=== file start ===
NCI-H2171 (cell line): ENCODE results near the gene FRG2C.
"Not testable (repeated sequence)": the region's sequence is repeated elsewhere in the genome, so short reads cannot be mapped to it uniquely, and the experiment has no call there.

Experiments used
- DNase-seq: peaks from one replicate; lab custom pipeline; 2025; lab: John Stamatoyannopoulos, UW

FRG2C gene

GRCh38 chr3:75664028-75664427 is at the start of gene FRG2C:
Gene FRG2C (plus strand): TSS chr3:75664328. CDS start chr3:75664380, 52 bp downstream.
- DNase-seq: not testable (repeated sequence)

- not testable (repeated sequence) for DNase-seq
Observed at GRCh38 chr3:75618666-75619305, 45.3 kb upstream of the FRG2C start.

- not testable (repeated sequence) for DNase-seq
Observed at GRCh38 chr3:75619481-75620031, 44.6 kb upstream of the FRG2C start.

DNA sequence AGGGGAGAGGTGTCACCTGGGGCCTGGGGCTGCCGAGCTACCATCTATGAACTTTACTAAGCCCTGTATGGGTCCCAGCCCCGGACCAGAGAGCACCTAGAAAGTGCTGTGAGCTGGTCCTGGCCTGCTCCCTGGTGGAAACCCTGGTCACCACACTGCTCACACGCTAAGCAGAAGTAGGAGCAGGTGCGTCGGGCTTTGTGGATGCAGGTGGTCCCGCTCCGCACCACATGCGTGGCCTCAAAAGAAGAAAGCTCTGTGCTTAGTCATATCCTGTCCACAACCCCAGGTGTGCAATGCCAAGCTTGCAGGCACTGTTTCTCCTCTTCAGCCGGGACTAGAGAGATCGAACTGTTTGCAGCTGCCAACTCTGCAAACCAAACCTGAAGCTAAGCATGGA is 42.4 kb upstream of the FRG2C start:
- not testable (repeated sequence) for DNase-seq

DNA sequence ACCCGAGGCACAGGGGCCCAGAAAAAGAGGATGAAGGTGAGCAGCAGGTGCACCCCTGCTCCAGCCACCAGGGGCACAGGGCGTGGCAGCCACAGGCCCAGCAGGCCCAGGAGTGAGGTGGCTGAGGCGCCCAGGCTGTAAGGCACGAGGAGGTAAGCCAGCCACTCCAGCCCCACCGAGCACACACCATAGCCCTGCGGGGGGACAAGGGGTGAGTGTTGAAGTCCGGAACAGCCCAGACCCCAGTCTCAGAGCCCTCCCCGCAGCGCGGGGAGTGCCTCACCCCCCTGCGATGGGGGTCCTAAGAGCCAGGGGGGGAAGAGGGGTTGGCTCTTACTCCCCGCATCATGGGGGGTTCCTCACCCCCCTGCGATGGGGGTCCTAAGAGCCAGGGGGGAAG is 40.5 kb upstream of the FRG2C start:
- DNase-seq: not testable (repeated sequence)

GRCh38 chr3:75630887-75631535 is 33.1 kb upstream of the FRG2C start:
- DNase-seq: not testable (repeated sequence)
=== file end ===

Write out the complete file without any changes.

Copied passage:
NCI-H2171 (cell line): ENCODE results near the gene FRG2C.
"Not testable (repeated sequence)": the region's sequence is repeated elsewhere in the genome, so short reads cannot be mapped to it uniquely, and the experiment has no call there.

Experiments used
- DNase-seq: peaks from one replicate; lab custom pipeline; 2025; lab: John Stamatoyannopoulos, UW

FRG2C gene

GRCh38 chr3:75664028-75664427 is at the start of gene FRG2C:
Gene FRG2C (plus strand): TSS chr3:75664328. CDS start chr3:75664380, 52 bp downstream.
- DNase-seq: not testable (repeated sequence)

- not testable (repeated sequence) for DNase-seq
Observed at GRCh38 chr3:75618666-75619305, 45.3 kb upstream of the FRG2C start.

- not testable (repeated sequence) for DNase-seq
Observed at GRCh38 chr3:75619481-75620031, 44.6 kb upstream of the FRG2C start.

DNA sequence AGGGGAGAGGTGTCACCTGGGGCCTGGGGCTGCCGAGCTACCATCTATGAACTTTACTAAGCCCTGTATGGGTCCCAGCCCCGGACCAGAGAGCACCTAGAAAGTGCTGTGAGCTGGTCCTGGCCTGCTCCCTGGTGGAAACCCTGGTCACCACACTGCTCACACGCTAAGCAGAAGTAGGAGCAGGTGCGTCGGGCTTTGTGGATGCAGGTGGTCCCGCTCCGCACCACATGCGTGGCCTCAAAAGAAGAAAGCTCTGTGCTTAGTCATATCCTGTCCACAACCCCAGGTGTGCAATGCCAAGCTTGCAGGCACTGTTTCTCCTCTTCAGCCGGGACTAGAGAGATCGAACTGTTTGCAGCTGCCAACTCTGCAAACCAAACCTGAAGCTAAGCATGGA is 42.4 kb upstream of the FRG2C start:
- not testable (repeated sequence) for DNase-seq

DNA sequence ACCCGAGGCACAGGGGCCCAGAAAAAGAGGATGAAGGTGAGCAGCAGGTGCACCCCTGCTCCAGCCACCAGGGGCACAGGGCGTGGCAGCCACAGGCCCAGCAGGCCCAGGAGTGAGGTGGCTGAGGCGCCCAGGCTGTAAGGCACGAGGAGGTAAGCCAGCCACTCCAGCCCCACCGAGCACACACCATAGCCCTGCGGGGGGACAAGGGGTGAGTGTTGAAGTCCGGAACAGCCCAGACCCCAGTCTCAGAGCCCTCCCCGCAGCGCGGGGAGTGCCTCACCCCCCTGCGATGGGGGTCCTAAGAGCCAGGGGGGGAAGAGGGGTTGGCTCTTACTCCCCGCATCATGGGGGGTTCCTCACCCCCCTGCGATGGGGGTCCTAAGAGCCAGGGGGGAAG is 40.5 kb upstream of the FRG2C start:
- DNase-seq: not testable (repeated sequence)

GRCh38 chr3:75630887-75631535 is 33.1 kb upstream of the FRG2C start:
- DNase-seq: not testable (repeated sequence)